I’ve found her.
After four years and two months.
I stare at the screen, my blood pumping relief and shock and fury and joy through my veins. The cocktail of emotions paralyzes me for several minutes.
Then I force myself to analyze what I’m seeing.
Her hair is different. Longer. Darker. Pin-straight and rigid where soft, friendly waves used to be. The curve of her jaw captured by the camera lens also shows the difference. She’s leaner. Meaner. Even from this obscure angle, I can tell any trace of gentleness has been wiped clean. Eroded by sin and tragedy and horror. The change was probably inevitable, but I still don’t want to see the evidence.
To anyone else, the picture would seem ridiculously vague, the image nothing more than a blurred black-and-white pixelation of hair, chin, and shoulder.
It’s the reason my algorithm spat it out almost reluctantly, a last batch of possibilities in the dregs of to-be-discarded possibilities, and then dumped it in my supercomputer’s equivalent of a spam folder, the code scrolling impatiently as it waited my command to delete, delete, delete.
But I know it’s her. Despite the dark leather cap pulled low over her forehead. Despite the bulky jacket designed to hide her true shape. Her stealth speaks volumes. Besides, she’s in my blood, in my heartbeat. After so many years of dead ends and fruitless hoping, of agonizing disappointment and withering despair, this time I simply…know.
It’s her. The Widow.
My hand shakes as I hit the zoom-in key. My gut churns, and I feel a little sick as my ever-helpful brain cheerfully supplies me with all the ways she could’ve continued to elude me—if I’d turned away, for a second, to stare at one of the other three screens on my desk. If I’d trusted my supersmart computer and accepted the prompt to delete without reviewing this particular needle in my mountain of haystacks. If I hadn’t tweaked the code yet again last night to capture just such an obscure image.
Hell, if I’d blinked at the wrong time…I torture myself with infinite possibilities as I stare at that mesmerizing angle of chin and shoulder.
A chin I’ve trailed my treacherous fingers over many times in helpless wonder.
A shoulder I’ve rested my guilty but secretly unrepentant head on.
There’s so much more to her. And I treasured every single inch of her forbidden body, fucked her at every opportunity she granted me. Until she systematically erased herself from my life.
But why New York? And why now?
I know how good she is. Hell, she’s the best or she wouldn’t have eluded me for this long. The thought of another four years without her punches a cold fist through my gut. With it comes the certainty that I wouldn’t have survived those next four years without her. That I’ve been clinging on with the very last dregs of my endurance to make it this far.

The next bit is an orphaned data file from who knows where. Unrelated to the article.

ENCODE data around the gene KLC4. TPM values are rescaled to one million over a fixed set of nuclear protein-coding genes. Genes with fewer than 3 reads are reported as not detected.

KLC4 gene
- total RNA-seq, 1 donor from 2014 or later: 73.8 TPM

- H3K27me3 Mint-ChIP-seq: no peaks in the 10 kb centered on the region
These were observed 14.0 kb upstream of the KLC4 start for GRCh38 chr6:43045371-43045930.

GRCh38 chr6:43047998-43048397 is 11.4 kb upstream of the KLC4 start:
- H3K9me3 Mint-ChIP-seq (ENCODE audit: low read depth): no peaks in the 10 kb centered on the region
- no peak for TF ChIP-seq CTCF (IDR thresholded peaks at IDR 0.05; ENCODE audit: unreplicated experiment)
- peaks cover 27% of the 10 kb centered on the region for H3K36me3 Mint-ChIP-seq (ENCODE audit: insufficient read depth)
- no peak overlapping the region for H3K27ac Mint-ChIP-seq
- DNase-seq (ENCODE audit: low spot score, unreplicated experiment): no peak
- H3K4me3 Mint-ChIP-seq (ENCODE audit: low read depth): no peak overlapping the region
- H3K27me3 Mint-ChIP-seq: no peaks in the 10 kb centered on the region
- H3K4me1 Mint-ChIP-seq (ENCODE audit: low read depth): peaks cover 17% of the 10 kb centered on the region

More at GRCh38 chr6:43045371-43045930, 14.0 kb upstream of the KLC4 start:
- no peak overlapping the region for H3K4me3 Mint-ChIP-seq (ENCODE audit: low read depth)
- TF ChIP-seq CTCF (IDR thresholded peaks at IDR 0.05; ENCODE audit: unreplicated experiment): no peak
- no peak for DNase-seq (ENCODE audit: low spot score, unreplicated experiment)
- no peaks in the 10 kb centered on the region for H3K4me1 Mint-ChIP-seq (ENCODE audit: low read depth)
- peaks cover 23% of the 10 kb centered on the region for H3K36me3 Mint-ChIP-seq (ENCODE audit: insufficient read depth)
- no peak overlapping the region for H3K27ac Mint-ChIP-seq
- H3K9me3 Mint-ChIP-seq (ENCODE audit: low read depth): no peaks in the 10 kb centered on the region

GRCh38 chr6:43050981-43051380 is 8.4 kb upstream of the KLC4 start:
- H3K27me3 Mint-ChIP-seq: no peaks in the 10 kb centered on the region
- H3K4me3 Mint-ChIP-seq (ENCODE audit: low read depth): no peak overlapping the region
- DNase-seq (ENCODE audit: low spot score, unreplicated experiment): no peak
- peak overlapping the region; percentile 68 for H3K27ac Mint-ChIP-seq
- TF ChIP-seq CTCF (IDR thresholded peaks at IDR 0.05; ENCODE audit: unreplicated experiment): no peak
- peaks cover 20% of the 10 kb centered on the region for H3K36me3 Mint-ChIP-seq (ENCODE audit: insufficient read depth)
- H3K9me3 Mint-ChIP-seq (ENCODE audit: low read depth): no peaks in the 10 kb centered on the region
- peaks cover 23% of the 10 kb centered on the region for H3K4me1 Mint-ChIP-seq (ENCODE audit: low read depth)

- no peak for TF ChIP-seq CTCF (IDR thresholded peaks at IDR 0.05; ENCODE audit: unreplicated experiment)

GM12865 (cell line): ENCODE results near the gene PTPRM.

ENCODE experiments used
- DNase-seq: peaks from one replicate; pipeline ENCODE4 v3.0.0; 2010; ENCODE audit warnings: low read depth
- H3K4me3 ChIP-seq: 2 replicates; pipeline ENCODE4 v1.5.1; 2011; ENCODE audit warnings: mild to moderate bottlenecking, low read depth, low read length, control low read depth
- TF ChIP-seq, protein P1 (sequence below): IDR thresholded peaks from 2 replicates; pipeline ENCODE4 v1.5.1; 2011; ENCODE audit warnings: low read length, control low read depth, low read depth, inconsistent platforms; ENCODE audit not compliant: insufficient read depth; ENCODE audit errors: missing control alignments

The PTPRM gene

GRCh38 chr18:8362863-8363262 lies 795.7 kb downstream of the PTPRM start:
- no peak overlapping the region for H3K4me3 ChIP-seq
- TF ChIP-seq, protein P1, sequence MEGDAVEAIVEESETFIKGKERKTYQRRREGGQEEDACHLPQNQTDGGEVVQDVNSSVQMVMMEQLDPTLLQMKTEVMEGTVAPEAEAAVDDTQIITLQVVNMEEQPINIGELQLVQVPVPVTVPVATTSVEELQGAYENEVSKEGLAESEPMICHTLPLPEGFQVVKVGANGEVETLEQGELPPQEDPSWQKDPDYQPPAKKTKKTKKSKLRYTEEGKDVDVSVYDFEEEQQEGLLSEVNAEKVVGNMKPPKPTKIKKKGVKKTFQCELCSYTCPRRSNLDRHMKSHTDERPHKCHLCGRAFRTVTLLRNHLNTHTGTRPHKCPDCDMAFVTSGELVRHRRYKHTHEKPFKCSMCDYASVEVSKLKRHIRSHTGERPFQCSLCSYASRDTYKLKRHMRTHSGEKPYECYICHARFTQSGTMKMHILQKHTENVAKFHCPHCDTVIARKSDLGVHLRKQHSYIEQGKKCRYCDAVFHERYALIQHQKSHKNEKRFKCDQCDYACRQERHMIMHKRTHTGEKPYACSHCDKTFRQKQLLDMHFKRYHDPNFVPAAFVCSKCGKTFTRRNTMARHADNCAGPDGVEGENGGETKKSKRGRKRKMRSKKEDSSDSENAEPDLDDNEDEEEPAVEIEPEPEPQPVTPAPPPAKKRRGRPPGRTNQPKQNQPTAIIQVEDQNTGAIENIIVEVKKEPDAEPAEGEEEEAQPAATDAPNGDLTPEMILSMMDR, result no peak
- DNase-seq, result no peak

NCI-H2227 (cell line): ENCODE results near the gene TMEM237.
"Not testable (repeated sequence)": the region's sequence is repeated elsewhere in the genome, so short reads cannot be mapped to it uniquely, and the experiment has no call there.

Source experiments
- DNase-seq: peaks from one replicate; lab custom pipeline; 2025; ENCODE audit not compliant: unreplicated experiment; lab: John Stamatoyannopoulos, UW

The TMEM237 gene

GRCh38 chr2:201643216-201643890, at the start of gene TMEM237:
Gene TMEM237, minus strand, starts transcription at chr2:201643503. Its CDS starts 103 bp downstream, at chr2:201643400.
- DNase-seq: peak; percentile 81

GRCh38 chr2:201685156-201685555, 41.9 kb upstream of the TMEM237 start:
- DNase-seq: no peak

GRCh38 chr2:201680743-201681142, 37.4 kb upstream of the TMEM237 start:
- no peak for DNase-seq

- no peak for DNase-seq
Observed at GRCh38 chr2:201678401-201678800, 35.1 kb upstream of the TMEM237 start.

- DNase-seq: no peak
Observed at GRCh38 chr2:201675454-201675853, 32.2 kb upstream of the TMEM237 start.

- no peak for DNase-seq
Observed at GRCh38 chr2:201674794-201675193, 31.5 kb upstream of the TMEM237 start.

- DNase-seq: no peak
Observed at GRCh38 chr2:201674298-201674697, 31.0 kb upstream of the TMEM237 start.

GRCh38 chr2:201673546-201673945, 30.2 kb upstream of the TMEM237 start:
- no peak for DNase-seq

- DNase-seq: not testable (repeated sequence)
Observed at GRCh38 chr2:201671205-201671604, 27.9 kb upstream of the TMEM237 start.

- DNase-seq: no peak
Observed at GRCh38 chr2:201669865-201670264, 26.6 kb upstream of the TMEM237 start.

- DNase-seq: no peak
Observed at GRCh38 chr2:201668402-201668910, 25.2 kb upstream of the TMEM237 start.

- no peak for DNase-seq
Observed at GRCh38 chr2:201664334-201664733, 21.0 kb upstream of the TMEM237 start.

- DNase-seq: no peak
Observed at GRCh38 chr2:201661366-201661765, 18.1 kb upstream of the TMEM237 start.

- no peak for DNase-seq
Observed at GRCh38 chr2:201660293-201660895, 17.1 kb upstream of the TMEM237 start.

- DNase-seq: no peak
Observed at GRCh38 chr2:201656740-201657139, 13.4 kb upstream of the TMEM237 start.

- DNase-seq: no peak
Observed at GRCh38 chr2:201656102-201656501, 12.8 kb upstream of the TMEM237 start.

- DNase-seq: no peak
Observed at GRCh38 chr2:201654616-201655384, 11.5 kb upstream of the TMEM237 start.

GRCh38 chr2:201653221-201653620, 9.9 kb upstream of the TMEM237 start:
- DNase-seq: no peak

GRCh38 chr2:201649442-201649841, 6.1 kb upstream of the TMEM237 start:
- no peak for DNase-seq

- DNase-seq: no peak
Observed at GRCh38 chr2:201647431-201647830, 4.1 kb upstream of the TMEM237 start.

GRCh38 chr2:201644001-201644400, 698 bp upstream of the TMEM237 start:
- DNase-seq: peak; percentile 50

But here she is…
I can’t see her eyes, but I don’t fool myself into thinking they’ll hold an ounce of softness. What we did changed us forever. And not for the better.
I lean back in my chair. Exhale slowly. Terrified of blinking in case she disappears from my screen. It doesn’t matter that I’ve copied and stored the longitude and latitude of her location in a dozen vaults on my server and memorized every single piece of data on the screen.
New York City. East Fifty-Third Street. CCTV camera. A one-in-a-billion shot.
Without taking my eyes off her, I reach for my phone and press the voice activation app. “Good evening, Mr. Knight.”
“Nala, how many times do I need to tell you to call me Killian?”
“You have yet to change my default settings, Mr. Knight.”
My lips twitch but a smile doesn’t quite form. My eyes water with the need to blink. But I resist. “I changed them last week. You reset them again, didn’t you?”
“I assure you, I’m quite incapable of doing that.”
“Yeah, right. Fine. Place a call for me. Pilot. Home.”
“Dialing pilot. Home,” the female AI obliges me.
Nelson Whittaker, my LA-based English pilot, picks up on the second ring. It’s three a.m. but he answers as if it’s normal working hours. Which it is, to be fair. Everything is normal for me in my line of work.
“Good morning, sir.”
“How soon can you get to the airport?” I snap.
“As soon as I put on my trousers and chuck a bucket of water over my son to wake him up,” he replies with a dark chuckle.
My fingers fly over the keyboard as I save her information in a few more electronic vaults. “Give William my apologies,” I say.
“No need. He’s been champing at the bit to take the new girl for another spin.” The new girl being the Bombardier Global 8000 I added to my collection of private jets last month.
“In that case, I expect to see you at Van Nuys within the hour.” At this time of the morning, traffic from their Santa Monica apartment should be light enough to get them there fast.
“We’ll be there.” He clears his throat. “I expect the paperwork regarding out-of-curfew flights—”
“Will be taken care of. I’ll text you the details but we won’t be straying far from the usual parameters.”
“Very good, sir. Destination?” he asks crisply.
My gaze tracks that chin. That shoulder. The hair. Four years’ worth of turbulent emotion threatens to rip free. My chest burns with it, but I contain it. “New York.”